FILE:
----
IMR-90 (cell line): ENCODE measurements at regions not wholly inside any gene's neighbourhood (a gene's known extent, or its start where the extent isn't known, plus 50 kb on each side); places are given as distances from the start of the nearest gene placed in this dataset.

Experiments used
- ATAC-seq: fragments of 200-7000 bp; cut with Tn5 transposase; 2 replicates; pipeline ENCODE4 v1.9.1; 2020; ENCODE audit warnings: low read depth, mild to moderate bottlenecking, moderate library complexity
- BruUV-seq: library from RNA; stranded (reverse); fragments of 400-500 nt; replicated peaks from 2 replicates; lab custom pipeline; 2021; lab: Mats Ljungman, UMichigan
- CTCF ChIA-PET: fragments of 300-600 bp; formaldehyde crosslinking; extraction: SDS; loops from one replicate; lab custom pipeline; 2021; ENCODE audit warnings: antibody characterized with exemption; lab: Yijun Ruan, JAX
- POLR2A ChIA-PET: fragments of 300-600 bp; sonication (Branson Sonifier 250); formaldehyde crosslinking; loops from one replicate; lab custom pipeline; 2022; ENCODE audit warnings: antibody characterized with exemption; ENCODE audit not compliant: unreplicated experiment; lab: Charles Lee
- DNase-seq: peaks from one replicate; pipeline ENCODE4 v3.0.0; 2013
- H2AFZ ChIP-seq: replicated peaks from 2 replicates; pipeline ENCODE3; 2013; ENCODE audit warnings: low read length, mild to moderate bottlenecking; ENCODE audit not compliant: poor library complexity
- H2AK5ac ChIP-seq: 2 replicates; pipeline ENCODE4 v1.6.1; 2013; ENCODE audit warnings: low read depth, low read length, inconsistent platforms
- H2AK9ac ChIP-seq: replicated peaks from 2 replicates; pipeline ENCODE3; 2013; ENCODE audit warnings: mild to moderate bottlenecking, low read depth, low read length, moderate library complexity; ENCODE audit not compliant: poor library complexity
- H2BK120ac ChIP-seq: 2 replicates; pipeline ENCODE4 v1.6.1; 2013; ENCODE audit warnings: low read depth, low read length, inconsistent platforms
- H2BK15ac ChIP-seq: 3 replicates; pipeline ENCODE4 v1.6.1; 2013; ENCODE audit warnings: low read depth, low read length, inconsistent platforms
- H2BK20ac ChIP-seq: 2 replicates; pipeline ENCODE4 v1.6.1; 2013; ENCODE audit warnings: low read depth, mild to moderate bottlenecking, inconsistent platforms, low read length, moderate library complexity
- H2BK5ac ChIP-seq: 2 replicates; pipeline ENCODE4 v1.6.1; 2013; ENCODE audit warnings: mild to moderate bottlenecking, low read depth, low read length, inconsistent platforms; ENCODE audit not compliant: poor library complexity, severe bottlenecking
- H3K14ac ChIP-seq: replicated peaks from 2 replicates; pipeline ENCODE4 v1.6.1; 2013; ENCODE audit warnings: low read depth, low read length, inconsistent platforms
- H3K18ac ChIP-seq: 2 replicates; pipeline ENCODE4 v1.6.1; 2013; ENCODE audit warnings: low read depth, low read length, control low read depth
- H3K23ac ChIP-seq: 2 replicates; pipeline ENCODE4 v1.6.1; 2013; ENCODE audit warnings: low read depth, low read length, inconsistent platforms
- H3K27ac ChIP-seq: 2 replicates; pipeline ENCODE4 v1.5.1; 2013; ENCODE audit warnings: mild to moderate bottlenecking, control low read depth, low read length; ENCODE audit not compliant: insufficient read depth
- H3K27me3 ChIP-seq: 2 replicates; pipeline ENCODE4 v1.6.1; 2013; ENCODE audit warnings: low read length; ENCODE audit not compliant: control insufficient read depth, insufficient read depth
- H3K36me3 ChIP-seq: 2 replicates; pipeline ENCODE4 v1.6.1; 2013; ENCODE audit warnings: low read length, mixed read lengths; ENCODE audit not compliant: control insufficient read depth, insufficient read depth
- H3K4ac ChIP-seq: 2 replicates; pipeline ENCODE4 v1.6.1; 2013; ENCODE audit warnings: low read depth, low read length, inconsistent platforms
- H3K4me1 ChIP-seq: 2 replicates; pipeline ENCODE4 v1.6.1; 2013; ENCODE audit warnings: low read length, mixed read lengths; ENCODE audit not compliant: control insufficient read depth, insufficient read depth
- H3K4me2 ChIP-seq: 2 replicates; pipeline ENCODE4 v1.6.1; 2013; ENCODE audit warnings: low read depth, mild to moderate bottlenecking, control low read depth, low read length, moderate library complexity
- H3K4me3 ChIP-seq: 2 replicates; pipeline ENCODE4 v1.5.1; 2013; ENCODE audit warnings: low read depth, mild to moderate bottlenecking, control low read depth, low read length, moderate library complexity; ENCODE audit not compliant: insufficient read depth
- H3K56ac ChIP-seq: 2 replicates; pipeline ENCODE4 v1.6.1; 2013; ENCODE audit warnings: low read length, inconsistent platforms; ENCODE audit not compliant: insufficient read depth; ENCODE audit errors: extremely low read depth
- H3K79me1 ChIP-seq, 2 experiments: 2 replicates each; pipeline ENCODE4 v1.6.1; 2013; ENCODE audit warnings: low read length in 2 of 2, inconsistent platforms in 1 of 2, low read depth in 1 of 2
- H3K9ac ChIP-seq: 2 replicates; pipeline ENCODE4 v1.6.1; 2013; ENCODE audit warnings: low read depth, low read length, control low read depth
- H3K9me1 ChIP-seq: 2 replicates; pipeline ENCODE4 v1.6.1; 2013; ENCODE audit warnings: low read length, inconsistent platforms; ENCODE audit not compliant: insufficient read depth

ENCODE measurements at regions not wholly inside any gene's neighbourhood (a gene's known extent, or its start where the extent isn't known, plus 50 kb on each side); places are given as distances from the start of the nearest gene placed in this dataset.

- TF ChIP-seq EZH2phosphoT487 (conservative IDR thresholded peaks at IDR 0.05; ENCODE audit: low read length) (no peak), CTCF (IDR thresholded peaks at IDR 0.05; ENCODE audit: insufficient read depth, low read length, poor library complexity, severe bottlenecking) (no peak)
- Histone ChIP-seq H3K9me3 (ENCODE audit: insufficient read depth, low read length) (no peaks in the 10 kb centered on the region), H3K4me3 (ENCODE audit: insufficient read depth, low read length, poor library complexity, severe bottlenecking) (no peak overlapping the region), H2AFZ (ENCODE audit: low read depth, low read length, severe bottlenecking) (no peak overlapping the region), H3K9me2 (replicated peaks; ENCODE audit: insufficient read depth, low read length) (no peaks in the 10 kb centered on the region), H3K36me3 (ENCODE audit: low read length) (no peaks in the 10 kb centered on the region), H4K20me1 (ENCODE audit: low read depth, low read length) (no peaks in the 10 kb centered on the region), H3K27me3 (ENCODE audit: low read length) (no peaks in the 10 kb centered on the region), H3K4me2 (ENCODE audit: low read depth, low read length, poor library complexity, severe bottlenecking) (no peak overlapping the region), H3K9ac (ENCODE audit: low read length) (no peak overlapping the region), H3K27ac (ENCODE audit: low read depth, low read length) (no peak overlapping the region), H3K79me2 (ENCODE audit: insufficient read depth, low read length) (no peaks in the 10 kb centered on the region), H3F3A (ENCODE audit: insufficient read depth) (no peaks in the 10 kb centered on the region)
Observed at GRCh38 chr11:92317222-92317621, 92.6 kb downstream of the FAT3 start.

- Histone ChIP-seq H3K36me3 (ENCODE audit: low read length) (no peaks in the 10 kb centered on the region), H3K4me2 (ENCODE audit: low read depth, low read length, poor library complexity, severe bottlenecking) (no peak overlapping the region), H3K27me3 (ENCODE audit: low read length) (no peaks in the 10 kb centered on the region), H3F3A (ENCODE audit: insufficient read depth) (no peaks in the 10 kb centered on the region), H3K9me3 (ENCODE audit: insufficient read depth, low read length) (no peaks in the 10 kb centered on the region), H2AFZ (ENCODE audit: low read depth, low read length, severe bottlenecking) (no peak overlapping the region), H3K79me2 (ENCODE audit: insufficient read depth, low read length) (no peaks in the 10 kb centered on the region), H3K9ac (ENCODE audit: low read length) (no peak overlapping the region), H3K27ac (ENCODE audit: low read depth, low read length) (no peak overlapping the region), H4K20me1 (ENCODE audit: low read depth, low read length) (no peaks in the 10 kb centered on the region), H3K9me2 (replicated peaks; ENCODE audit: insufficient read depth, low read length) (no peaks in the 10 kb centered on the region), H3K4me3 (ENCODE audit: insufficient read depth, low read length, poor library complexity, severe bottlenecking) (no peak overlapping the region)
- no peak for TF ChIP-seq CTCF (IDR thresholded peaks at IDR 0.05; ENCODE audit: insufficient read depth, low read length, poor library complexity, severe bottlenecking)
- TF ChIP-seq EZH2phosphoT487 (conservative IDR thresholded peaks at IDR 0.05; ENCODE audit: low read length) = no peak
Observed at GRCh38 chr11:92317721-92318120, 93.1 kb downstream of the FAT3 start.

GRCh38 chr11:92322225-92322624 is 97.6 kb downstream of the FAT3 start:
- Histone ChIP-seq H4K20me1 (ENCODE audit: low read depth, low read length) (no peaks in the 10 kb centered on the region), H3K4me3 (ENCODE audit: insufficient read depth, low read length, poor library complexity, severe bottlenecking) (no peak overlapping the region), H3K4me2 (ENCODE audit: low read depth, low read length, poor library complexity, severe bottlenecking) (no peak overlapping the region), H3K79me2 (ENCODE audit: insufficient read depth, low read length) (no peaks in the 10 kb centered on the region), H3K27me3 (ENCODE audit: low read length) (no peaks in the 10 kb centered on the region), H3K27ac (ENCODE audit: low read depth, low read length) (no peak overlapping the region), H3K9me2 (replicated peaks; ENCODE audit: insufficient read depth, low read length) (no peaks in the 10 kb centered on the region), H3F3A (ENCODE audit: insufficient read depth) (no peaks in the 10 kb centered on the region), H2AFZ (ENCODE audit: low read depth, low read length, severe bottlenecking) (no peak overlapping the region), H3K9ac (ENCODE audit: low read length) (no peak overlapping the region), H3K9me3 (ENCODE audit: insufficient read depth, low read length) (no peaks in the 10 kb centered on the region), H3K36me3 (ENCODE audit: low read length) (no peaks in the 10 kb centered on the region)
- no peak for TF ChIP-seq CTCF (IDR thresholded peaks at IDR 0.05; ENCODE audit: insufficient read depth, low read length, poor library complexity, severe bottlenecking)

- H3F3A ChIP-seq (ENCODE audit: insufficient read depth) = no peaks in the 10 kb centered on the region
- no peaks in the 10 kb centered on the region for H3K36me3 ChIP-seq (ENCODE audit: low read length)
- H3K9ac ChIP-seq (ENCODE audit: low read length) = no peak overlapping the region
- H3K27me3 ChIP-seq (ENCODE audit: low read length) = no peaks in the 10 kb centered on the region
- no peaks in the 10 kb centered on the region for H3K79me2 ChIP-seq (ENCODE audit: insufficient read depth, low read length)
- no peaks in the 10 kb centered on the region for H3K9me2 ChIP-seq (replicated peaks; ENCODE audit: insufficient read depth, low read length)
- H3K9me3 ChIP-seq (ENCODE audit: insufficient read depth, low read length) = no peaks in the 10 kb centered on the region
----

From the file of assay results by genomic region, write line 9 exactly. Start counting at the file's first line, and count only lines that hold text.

- H2AK5ac ChIP-seq: 2 replicates; pipeline ENCODE4 v1.6.1; 2013; ENCODE audit warnings: low read depth, low read length, inconsistent platforms